Updated: Apr 29
Reading, writing and arithmetic may have been earlier models for education, but it is this and much more at Greene County High School, which is producing some of the area’s leading high school graduates. Valedictorian Zanobia Brown and Salutatorian Kennedy League prove a steady concentration of core classes, electives and honor dual enrollment have not only saved money toward college expense but also given them the advantage of attending one of the state’s flagship schools, the University of Georgia. GCHS prides itself on its teacher-student ratio of 13:1, enabling students to spend quality time with teachers.
A League of her own
League moved to Greene County at the end of her eighth-grade year and started as a freshman at high school. She liked that the high school was smaller and with the ratio was able to reach out to her teachers to best guide her with her class interests. This included a keen interest in biology and she worked closely with Megan Calicott, who was recently honored as the school’s Teacher of the Year. She enjoyed other subjects as well and took an ecology class with an emphasis on wildlife biology. She was a STAR recognition student and had the highest SAT score in her graduating class. “My aunt is a veterinarian,” she said. “I have considered becoming a veterinarian as well because I have many animals. I have spoken with her a lot and UGA is well known for their program.” League was active in the school’s winning band program and played the drums. She is knowledgeable about music in general and has both a keyboard and drum set at home. It is a passion she intends to continue in college, she said. In her address to her classmates upon graduation she challenged them to do “great things.” She mentioned that change can be scary, but it shows growth. It encourages individuality when being on your own after “13 years of being in school.”
Brown wears the crown
Brown is a lifelong resident of Greensboro and attended all Greene County Schools, a fact she is proud to share. She has strong family roots in education in the area as her grandfather was the first Black principal at Union Point Elementary.
Brown said she had always set her sights on becoming a valedictorian.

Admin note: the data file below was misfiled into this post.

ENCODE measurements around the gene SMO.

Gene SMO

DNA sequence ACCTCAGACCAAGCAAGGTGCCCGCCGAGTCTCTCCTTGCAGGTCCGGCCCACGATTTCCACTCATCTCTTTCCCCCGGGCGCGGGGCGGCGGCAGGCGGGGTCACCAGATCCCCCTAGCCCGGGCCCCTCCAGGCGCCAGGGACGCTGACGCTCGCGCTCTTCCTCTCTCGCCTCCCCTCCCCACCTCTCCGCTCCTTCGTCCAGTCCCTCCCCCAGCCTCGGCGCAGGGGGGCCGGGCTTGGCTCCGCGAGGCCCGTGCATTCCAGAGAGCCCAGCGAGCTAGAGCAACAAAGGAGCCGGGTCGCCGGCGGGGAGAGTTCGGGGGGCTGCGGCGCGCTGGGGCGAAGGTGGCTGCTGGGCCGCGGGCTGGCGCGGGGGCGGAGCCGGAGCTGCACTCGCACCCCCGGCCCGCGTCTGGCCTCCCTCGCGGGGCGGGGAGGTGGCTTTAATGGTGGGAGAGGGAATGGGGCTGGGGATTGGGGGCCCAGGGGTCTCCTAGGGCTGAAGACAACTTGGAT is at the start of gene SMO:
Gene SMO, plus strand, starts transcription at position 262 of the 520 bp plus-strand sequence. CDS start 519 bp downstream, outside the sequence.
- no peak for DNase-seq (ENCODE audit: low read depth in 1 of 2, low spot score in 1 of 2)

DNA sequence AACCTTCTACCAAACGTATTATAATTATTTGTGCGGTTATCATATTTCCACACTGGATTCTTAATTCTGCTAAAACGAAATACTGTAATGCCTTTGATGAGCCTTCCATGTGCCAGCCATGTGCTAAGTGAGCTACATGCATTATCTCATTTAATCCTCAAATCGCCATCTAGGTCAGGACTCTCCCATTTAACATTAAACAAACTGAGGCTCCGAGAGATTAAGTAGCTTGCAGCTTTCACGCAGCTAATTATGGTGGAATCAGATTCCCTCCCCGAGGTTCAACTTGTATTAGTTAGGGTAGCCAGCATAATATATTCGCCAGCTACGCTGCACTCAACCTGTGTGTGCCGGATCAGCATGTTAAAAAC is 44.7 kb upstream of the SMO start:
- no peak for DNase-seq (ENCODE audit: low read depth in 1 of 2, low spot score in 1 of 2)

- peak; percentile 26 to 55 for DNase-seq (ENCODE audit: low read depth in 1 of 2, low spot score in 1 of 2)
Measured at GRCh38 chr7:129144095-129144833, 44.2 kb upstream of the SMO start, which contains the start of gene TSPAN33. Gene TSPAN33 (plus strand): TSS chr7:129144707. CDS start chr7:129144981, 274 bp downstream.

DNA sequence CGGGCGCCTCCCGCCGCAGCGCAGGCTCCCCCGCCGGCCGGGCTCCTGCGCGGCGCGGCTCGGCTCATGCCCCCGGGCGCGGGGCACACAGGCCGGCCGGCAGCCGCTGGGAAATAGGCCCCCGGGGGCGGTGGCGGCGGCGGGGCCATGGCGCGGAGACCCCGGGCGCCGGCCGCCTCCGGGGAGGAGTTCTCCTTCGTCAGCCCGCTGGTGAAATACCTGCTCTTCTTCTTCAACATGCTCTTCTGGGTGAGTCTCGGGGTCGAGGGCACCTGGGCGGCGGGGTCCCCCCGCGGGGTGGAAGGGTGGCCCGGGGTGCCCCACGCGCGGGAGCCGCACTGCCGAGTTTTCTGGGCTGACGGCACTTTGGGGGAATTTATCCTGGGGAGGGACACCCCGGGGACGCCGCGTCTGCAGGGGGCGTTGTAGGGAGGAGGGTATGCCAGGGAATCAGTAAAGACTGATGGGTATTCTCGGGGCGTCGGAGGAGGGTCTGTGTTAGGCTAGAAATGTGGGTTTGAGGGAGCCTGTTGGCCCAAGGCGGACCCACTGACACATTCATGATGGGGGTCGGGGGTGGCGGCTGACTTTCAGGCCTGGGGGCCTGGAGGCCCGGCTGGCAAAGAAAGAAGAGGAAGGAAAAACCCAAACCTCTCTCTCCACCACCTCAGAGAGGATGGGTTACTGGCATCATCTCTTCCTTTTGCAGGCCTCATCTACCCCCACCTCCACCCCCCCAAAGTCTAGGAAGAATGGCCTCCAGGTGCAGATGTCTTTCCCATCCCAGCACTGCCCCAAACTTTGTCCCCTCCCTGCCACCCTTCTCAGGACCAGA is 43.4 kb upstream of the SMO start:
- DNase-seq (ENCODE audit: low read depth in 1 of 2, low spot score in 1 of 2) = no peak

“In eighth grade, I was the salutatorian,” she said. “Although not the Valedictorian, I knew I would get there. I consider myself an overachiever.”
And she is. Brown, like League, made education a priority and credits her parents. She claimed she didn’t like making poor grades, and her mother pushed her to achieve higher scores in virtually every subject.
“My parents were instrumental,” she said. “It was embedded in me to do well.”Brown always seemed to gravitate toward science and math as she enjoyed these subjects, feeling there was only one answer to each problem posed. She took advantage of band as well and also was in dance and cheer in the ninth grade. A trip to Peru that she was selected for in 2018 gave her a good look at community involvement on a large scale and she took that home to become involved in a number of extracurricular activities. A number of honor courses and dual enrollment has her entering college with more than a semester’s worth of credits.
Drawing on her interest in science, Brown is looking at becoming a kinesiologist, one who studies the biomechanical processes of the body. A special program at the high school exposed her to sports medicine and emergency medicine in health care setting.
“I want to be able to help people,” she said. “I see some members of my family with poor mobility. With this knowledge, I feel like I could do more for not only my family but post-surgical patients.”
At the podium, she shared to her graduating class that she felt they were going to change the world.
“Do the best you can do and be happy with it,” she said.
Besides sharing the podium on graduation night, both Brown and League will room together at UGA in the fall, having received academic scholarship funds as well as securing the state’s PELL grant and the HOPE scholarship. They do, however, hope to have some fun getting ready for school with the time-honored accouterments of college life.
They have just six weeks left and are already well on their way.
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